What Is An Elimination Dog Food Diet? The Expert Guide
As a pet parent, seeing your dog in discomfort from allergies is always concerning. You’d love to help, but not being able to put your finger on what caused the allergic reaction is quite a challenge.
In these cases, your vet might suggest conducting a so-called elimination diet. But before you change your dog’s food, here’s everything you need to know about this dietary trial first.
Identifying Allergies In Dogs
Allergies in dogs are a result of over-reactivity or hypersensitivity of their immune system to a specific substance. In other words, their bodies see the substance as a foreign invader and make antibodies to fight off the enemy.
Dogs can experience environmental and dietary allergies, which are often manifested through visible symptoms such as redness, rash, hot spots, itchy skin and sometimes fur loss. Allergies are actually quite common in dogs, and most of them are caused by environmental factors. Only around 10% of allergies in pets are caused by food or a specific ingredient (1).
Now, dogs usually aren’t born with food allergies. Instead, they develop them over time, as their hypersensitive immune responses build up within their bodies. In most cases, food allergies first show up during the first three years of a dog’s life, but they can also happen later in their life stage, especially with dogs that have been eating the exact same diet for many years (2).
Most Common Food Allergens
Technically, your pooch could develop an allergic response to any ingredient found in food. However, the main culprits of food allergies in dogs are proteins and complex carbohydrates. And among them, these are the most “problematic” ingredients (3):
Why are these ingredients such common allergens? Well, they’re often found in pet food formulas, so dogs are generally more exposed to them. In other words, it’s pure statistics. For the last few decades, beef and chicken were the most popular ingredients, with pretty much every brand offering at least one formula featuring these proteins. In fact, these two ingredients often also end up in formulas primarily consisting of other protein sources.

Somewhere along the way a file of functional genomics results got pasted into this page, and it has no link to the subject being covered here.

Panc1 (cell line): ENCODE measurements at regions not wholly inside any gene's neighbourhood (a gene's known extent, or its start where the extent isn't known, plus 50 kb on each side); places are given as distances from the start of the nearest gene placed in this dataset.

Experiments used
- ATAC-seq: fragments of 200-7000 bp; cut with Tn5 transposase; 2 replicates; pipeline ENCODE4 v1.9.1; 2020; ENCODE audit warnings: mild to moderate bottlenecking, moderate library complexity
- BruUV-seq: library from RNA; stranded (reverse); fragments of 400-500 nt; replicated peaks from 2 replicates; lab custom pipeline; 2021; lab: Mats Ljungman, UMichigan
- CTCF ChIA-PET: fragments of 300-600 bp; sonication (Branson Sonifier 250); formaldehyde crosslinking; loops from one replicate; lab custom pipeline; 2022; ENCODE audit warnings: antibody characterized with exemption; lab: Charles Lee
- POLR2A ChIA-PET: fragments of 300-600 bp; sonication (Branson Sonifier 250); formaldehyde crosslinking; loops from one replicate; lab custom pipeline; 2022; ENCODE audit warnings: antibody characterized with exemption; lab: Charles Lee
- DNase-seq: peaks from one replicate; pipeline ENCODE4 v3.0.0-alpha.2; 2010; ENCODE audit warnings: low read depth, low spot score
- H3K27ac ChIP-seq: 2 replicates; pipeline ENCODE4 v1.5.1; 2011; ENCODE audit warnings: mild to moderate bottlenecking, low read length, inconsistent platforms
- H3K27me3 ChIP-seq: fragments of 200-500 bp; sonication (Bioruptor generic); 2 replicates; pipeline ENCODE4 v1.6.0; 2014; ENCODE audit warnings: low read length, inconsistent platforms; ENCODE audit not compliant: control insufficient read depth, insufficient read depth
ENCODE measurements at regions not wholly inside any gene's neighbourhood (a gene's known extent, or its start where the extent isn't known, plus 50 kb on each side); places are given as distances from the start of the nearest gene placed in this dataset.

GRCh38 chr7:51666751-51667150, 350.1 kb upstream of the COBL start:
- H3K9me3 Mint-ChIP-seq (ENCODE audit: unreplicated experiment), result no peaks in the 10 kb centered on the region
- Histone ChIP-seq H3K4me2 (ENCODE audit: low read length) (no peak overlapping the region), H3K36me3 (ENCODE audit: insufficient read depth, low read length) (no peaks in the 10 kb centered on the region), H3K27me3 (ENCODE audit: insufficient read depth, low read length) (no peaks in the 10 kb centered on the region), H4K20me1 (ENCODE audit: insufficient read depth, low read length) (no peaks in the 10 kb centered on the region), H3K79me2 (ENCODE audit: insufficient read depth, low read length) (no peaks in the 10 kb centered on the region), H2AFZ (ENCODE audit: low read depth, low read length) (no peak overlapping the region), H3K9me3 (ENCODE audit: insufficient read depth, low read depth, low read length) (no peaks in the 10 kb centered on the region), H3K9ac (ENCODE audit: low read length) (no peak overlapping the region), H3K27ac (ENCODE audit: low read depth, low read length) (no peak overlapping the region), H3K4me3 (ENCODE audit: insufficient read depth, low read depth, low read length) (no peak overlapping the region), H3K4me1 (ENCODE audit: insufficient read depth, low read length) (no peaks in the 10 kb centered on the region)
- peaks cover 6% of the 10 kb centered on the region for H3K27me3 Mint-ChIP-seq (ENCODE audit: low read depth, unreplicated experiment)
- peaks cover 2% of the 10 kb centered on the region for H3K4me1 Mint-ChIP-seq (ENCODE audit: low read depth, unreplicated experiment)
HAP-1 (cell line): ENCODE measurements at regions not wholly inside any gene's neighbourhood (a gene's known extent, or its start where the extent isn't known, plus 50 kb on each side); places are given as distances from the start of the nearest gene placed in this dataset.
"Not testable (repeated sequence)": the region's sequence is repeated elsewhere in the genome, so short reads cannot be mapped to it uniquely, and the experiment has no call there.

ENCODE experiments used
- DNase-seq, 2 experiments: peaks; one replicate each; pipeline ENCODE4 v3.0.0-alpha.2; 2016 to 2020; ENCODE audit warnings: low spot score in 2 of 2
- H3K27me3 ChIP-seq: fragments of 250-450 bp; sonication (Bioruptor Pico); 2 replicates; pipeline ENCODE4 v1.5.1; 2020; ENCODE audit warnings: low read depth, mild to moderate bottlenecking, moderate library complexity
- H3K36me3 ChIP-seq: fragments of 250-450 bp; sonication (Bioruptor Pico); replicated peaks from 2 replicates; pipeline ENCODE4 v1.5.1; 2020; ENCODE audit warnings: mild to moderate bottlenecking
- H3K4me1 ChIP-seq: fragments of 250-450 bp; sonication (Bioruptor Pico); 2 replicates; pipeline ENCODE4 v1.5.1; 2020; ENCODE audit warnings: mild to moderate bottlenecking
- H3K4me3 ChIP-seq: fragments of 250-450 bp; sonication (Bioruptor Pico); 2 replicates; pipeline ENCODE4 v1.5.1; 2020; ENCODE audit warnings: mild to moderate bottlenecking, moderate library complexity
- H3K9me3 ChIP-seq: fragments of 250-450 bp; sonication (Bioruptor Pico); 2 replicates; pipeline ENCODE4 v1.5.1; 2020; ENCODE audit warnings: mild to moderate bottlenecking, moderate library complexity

Related: How To Calculate Carbohydrates In Dog Food.
It’s worth noting that there’s no such thing as 100% hypoallergenic dog food. Instead, formulas labelled as hypoallergenic contain no high risk ingredients and usually just one, novel protein. The term novel indicates a type of protein that is rare and “new” to your dog in terms of diet. As such, it shouldn’t cause an allergic reaction.
Related: The Best Hypoallergenic Dog Food.
Elimination Diet As A Diagnostic Tool For Food Allergies
The two diagnostic techniques used for determining food allergies in dogs are intradermal and blood testing, but neither method has great accuracy. That's why many veterinarians straight up avoid doing these unnecessarily detailed and expensive tests and use a more classic approach, the elimination diet (3).(4)
An elimination diet is a limited ingredient meal plan for feeding your pooch, which should help you narrow down which ingredients in the food your dog is allergic to. The method is very meticulous and consists of three phases:
The elimination phase is exactly what it sounds like. You start by switching your canine companion to eating a single formula for up to 12 weeks. The formula you go with should ideally include a single protein and a single carb source, neither of which were previously included in your dog’s diet. During this phase, your pooch should only eat that specific recipe for every single meal. No treats, supplements, dental chews or begged-for food scraps are allowed during this time, as they could feature ingredients your dog is allergic to.
After 12 weeks of eating the same old thing, it’s time to spice up your fur baby’s diet a bit. The challenge phase involves reintroducing one ingredient at a time and observing for any returning allergy symptoms. Of course, you should let each ingredient do its magic by giving it a 2-4 week trial to see whether your dog’s immune system will respond to it.
If your pooch reacts to the reintroduced ingredient, cut it from the diet right away and go back to feeding your dog the strict elimination diet. This starts the third phase of the method, which is confirming whether you’ve found the “troublesome” ingredient. If, after 2-4 weeks from restarting the elimination diet, negative symptoms are resolved, that’s proof that your dog is allergic to it.
However, that might not be the only ingredient your pup reacts to. This is why you shouldn’t quit the elimination diet after the third phase. Instead, check the other ingredients commonly found in your dog’s favourite recipes.